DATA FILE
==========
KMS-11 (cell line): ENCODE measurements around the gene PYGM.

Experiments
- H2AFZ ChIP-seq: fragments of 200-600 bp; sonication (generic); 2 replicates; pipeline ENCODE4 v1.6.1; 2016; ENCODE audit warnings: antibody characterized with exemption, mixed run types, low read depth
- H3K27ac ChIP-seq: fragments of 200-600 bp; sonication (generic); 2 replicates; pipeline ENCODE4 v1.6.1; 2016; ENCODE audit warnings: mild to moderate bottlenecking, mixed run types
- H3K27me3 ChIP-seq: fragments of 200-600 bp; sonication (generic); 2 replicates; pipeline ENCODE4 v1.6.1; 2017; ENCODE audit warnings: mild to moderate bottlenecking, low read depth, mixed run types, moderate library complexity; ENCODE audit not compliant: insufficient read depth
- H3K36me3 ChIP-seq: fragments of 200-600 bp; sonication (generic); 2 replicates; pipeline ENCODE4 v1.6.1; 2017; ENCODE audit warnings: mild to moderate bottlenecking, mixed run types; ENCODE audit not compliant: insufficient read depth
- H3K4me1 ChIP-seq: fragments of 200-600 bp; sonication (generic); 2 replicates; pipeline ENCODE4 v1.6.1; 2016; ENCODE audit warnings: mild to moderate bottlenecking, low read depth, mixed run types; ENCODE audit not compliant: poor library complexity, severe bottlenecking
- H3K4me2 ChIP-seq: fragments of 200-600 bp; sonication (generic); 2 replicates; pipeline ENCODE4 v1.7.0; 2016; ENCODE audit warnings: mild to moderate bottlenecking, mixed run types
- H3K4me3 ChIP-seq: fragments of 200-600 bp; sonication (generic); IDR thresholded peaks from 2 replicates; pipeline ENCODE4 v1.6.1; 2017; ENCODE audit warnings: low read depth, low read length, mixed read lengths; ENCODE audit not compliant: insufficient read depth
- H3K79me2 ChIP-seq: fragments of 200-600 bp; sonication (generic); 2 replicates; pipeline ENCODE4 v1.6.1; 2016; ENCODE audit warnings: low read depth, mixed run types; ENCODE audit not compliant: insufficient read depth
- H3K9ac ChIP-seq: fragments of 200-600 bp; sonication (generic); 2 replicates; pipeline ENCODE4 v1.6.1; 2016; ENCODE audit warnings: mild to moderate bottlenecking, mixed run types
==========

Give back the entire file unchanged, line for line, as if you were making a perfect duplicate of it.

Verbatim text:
KMS-11 (cell line): ENCODE measurements around the gene PYGM.

Experiments
- H2AFZ ChIP-seq: fragments of 200-600 bp; sonication (generic); 2 replicates; pipeline ENCODE4 v1.6.1; 2016; ENCODE audit warnings: antibody characterized with exemption, mixed run types, low read depth
- H3K27ac ChIP-seq: fragments of 200-600 bp; sonication (generic); 2 replicates; pipeline ENCODE4 v1.6.1; 2016; ENCODE audit warnings: mild to moderate bottlenecking, mixed run types
- H3K27me3 ChIP-seq: fragments of 200-600 bp; sonication (generic); 2 replicates; pipeline ENCODE4 v1.6.1; 2017; ENCODE audit warnings: mild to moderate bottlenecking, low read depth, mixed run types, moderate library complexity; ENCODE audit not compliant: insufficient read depth
- H3K36me3 ChIP-seq: fragments of 200-600 bp; sonication (generic); 2 replicates; pipeline ENCODE4 v1.6.1; 2017; ENCODE audit warnings: mild to moderate bottlenecking, mixed run types; ENCODE audit not compliant: insufficient read depth
- H3K4me1 ChIP-seq: fragments of 200-600 bp; sonication (generic); 2 replicates; pipeline ENCODE4 v1.6.1; 2016; ENCODE audit warnings: mild to moderate bottlenecking, low read depth, mixed run types; ENCODE audit not compliant: poor library complexity, severe bottlenecking
- H3K4me2 ChIP-seq: fragments of 200-600 bp; sonication (generic); 2 replicates; pipeline ENCODE4 v1.7.0; 2016; ENCODE audit warnings: mild to moderate bottlenecking, mixed run types
- H3K4me3 ChIP-seq: fragments of 200-600 bp; sonication (generic); IDR thresholded peaks from 2 replicates; pipeline ENCODE4 v1.6.1; 2017; ENCODE audit warnings: low read depth, low read length, mixed read lengths; ENCODE audit not compliant: insufficient read depth
- H3K79me2 ChIP-seq: fragments of 200-600 bp; sonication (generic); 2 replicates; pipeline ENCODE4 v1.6.1; 2016; ENCODE audit warnings: low read depth, mixed run types; ENCODE audit not compliant: insufficient read depth
- H3K9ac ChIP-seq: fragments of 200-600 bp; sonication (generic); 2 replicates; pipeline ENCODE4 v1.6.1; 2016; ENCODE audit warnings: mild to moderate bottlenecking, mixed run types